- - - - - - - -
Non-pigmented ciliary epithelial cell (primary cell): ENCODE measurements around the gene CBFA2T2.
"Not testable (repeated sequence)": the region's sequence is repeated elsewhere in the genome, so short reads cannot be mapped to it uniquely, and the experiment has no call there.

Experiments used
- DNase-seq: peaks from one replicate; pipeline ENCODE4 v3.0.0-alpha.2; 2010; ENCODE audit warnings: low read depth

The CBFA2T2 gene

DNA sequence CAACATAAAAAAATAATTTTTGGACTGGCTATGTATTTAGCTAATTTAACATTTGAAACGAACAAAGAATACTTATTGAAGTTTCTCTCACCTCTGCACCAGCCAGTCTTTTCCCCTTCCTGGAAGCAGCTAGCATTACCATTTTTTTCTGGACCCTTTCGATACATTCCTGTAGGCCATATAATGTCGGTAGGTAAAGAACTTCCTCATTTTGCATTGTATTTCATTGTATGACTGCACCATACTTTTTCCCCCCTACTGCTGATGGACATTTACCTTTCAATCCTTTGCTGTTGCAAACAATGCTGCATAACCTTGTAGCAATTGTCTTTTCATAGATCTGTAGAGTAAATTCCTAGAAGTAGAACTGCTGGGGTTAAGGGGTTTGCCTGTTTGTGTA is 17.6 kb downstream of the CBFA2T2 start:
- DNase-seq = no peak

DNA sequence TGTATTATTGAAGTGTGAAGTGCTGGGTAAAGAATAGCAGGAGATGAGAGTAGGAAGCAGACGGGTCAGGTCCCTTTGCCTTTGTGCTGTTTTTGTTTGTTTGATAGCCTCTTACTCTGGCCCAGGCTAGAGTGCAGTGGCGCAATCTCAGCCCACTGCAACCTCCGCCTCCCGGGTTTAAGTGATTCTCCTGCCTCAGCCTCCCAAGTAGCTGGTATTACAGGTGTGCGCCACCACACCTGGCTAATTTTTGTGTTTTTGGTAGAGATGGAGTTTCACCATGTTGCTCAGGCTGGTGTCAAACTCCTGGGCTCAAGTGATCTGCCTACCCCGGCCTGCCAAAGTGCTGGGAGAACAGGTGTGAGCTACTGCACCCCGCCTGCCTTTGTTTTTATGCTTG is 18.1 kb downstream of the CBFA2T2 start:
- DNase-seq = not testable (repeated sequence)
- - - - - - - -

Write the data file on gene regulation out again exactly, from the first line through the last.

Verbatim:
Non-pigmented ciliary epithelial cell (primary cell): ENCODE measurements around the gene CBFA2T2.
"Not testable (repeated sequence)": the region's sequence is repeated elsewhere in the genome, so short reads cannot be mapped to it uniquely, and the experiment has no call there.

Experiments used
- DNase-seq: peaks from one replicate; pipeline ENCODE4 v3.0.0-alpha.2; 2010; ENCODE audit warnings: low read depth

The CBFA2T2 gene

DNA sequence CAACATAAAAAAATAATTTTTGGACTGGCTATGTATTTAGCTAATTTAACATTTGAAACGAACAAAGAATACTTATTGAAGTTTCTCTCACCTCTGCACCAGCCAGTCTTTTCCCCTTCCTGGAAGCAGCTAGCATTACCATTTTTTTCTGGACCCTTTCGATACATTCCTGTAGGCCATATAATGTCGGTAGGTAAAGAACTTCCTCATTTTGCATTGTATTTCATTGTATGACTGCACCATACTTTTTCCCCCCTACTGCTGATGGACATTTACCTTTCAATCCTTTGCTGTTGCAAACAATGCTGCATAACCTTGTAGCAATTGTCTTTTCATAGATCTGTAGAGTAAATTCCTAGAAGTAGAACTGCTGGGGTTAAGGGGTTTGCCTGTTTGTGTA is 17.6 kb downstream of the CBFA2T2 start:
- DNase-seq = no peak

DNA sequence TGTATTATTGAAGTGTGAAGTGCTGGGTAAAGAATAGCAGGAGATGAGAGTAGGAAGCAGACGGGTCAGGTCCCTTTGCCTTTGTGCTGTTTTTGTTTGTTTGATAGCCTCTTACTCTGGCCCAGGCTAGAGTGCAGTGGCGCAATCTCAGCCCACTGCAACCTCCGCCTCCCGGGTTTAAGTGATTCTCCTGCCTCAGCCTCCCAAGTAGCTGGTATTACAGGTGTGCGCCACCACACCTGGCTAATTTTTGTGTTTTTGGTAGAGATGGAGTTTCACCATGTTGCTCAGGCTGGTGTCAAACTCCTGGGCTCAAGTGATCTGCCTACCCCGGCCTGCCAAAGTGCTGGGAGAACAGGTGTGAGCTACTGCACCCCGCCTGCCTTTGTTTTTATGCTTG is 18.1 kb downstream of the CBFA2T2 start:
- DNase-seq = not testable (repeated sequence)